Song of Solomon 8

Song of Solomon 8

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Longing for Her Beloved

  Oh that you were like a brother to me
    who nursed at my mother’s breasts!
  If I found you outside, I would kiss you,
    and none would despise me.
  I would lead you and bring you
    into the house of my mother—
    she who used to teach me.
  I would give you spiced wine to drink,
    the juice of my pomegranate.
  His left hand is under my head,
    and his right hand embraces me!
  I adjure you, O daughters of Jerusalem,
    that you not stir up or awaken love
    until it pleases.
  Who is that coming up from the wilderness,
    leaning on her beloved?
  Under the apple tree I awakened you.
  There your mother was in labor with you;
    there she who bore you was in labor.
  Set me as a seal upon your heart,
    as a seal upon your arm,
  for love is strong as death,
    jealousy is fierce as the grave.
  Its flashes are flashes of fire,
    the very flame of the LORD.
  Many waters cannot quench love,
    neither can floods drown it.
  If a man offered for love
    all the wealth of his house,
    he would be utterly despised.

Final Advice

Others

  We have a little sister,
    and she has no breasts.
  What shall we do for our sister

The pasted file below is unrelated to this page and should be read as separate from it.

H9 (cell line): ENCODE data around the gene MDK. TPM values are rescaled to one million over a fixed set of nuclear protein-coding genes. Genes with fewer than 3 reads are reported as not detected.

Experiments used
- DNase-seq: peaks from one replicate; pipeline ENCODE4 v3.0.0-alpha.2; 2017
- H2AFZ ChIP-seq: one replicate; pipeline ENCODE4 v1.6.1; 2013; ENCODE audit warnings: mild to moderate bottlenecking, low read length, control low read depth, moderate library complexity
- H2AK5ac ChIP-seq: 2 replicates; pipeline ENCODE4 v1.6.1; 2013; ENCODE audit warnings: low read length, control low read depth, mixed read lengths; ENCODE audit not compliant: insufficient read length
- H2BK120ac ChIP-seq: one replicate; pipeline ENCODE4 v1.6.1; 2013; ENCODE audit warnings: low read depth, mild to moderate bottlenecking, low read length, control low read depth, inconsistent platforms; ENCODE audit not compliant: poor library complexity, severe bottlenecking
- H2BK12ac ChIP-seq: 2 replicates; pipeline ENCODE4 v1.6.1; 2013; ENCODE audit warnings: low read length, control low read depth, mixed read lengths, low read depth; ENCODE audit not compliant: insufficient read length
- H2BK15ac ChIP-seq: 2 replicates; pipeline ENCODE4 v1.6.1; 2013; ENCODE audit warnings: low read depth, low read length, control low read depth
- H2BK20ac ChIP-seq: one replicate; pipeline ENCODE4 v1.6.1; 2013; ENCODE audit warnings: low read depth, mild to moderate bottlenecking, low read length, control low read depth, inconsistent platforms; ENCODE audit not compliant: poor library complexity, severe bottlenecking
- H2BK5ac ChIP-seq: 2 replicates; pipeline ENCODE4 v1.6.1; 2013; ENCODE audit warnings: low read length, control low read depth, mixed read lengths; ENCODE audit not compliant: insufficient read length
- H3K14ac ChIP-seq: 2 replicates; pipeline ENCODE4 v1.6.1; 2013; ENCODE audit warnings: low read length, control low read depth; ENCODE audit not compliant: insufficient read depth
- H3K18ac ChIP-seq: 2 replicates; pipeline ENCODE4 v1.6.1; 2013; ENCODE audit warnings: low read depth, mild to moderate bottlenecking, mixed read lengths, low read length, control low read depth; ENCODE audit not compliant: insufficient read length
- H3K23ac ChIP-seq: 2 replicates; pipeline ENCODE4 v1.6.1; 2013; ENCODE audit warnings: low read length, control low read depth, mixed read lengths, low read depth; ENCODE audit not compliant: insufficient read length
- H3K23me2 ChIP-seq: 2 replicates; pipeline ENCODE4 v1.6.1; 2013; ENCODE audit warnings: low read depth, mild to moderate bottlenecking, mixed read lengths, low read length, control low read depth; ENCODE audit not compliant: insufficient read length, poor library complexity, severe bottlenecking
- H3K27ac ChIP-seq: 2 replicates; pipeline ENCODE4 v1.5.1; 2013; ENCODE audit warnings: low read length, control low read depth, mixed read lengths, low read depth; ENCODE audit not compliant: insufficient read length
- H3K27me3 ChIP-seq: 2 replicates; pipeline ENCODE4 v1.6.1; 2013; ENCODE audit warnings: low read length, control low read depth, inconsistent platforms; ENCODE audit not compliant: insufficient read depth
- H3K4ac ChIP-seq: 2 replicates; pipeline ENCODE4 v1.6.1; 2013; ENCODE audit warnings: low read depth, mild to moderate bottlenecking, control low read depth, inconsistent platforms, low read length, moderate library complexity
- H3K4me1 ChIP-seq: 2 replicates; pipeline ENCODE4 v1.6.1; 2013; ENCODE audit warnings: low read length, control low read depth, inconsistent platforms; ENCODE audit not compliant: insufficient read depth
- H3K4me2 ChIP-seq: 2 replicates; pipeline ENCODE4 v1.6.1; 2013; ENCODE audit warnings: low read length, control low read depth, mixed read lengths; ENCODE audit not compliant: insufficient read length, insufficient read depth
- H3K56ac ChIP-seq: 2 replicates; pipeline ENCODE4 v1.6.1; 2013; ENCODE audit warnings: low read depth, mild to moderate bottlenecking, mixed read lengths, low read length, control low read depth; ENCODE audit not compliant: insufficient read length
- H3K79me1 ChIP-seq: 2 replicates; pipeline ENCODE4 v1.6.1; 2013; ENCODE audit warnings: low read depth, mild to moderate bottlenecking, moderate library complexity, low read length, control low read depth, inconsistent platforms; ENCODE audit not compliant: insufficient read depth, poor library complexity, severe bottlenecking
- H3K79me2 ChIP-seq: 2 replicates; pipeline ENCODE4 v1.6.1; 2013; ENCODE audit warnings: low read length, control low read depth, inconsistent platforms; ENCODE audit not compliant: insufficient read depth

on the day when she is spoken for?
  If she is a wall,
    we will build on her a battlement of silver,
  but if she is a door,
    we will enclose her with boards of cedar.

She

  I was a wall,
    and my breasts were like towers;
  then I was in his eyes
    as one who finds peace.
  Solomon had a vineyard at Baal-hamon;
    he let out the vineyard to keepers;
    each one was to bring for its fruit a thousand pieces of silver.
  My vineyard, my very own, is before me;
    you, O Solomon, may have the thousand,
    and the keepers of the fruit two hundred.

He

  O you who dwell in the gardens,
    with companions listening for your voice;
    let me hear it.

She

  Make haste, my beloved,
    and be like a gazelle
  or a young stag
    on the mountains of spices.

(ESV)


Song of Solomon 8 Commentary

by Hank Workman

The Song of Solomon closes much the same way it opened – intense passionate love of Solomon and his wife.  In so many ways, it shows the progress of maturity in the relationship as it grows only deeper and excitement for being in the other’s presence has not subsided.

For the third time, the bride charges her friends to not awaken love until it so desires.  Each time it is a statement about their relationship.  Her warning, as it could be looked at, is to let love progress and develop until it’s matured.  Not to allow things to go too fast.  It’s about taking time to enjoy one another on every level so their love matures and becomes fruitful. 

There’s no way not to address this as there is much passion found here, but it also is a plea to take your time in your intimacy allowing one another to be fulfilled without interruption.  It’s taking the selfish component out of sex and loving one another deeply, pleasing the other.

The love between Solomon and his bride did not diminish after their wedding night.  It only grew and flourished.